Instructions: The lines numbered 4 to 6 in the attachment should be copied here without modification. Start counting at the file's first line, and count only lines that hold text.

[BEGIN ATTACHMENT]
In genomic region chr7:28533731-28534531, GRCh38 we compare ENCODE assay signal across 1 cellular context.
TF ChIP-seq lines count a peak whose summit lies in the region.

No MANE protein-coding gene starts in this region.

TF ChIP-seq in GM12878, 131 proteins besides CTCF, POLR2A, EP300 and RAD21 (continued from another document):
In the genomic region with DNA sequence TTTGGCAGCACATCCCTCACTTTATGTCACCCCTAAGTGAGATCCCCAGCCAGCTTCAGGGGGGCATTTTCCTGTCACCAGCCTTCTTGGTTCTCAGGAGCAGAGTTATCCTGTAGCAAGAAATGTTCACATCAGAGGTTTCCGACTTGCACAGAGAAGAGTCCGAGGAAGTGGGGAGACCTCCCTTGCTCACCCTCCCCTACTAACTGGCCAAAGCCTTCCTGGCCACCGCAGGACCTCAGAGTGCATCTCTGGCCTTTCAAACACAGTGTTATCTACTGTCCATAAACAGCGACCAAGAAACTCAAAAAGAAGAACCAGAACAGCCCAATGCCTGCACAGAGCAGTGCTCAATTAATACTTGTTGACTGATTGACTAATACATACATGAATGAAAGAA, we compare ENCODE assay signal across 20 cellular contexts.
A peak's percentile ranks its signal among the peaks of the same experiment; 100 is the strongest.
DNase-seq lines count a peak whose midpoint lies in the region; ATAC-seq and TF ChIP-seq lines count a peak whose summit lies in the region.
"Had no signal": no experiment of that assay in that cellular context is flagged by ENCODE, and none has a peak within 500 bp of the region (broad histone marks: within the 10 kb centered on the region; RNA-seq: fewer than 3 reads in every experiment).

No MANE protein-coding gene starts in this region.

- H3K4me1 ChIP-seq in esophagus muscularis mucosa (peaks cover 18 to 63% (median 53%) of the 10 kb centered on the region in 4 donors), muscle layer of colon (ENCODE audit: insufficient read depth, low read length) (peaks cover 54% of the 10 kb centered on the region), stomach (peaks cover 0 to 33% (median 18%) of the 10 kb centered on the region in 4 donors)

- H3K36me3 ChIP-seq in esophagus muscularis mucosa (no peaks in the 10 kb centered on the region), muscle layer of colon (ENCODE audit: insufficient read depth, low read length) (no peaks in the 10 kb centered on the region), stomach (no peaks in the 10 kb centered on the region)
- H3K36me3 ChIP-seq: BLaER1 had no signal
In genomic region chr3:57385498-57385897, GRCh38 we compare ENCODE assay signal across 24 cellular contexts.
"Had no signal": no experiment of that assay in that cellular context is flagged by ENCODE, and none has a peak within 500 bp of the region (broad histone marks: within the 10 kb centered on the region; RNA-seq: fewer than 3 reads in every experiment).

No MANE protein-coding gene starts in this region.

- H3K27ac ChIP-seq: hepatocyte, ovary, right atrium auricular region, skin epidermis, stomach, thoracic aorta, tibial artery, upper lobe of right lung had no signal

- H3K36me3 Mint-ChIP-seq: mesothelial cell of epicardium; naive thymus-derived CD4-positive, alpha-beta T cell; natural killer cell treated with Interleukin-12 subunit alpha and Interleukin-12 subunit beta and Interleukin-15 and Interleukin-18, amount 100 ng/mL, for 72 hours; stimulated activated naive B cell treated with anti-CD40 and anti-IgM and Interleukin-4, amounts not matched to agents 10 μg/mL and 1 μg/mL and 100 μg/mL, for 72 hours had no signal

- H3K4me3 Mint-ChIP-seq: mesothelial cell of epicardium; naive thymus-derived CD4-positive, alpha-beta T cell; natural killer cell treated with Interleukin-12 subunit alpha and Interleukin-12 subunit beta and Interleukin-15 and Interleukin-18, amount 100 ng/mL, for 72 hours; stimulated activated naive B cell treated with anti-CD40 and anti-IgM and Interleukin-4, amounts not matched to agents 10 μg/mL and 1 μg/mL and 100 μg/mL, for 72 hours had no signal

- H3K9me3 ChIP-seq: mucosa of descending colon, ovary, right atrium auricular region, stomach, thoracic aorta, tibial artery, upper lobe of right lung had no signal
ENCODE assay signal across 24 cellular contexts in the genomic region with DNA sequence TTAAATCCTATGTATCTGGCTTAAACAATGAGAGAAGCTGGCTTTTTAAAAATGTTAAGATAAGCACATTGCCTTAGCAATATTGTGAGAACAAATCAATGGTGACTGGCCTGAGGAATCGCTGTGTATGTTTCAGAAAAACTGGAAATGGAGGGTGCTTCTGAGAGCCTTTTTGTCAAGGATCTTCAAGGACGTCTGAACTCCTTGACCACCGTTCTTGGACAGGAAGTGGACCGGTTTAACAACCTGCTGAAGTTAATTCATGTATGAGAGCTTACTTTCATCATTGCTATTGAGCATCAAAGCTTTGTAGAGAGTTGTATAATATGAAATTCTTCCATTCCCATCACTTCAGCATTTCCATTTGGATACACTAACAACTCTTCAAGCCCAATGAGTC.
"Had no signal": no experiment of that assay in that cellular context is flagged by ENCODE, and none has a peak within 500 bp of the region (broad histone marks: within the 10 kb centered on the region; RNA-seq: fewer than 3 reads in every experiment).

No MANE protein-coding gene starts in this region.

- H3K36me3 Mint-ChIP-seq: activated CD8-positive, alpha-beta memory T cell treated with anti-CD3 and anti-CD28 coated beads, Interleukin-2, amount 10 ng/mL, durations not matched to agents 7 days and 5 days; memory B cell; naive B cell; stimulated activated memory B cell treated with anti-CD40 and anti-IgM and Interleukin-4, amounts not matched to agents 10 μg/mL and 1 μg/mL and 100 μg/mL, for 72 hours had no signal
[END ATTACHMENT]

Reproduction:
TF ChIP-seq in GM12878, 131 proteins besides CTCF, POLR2A, EP300 and RAD21 (continued from another document):
In the genomic region with DNA sequence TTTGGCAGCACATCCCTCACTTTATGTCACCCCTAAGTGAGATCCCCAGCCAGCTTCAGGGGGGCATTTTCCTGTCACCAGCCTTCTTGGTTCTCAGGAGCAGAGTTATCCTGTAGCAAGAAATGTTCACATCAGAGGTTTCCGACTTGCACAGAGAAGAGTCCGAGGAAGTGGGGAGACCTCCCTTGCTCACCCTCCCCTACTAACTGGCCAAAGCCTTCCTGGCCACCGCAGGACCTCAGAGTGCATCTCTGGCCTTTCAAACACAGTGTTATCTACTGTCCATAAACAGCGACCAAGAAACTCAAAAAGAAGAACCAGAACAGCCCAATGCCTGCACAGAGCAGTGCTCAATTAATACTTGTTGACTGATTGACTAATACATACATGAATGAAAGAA, we compare ENCODE assay signal across 20 cellular contexts.
A peak's percentile ranks its signal among the peaks of the same experiment; 100 is the strongest.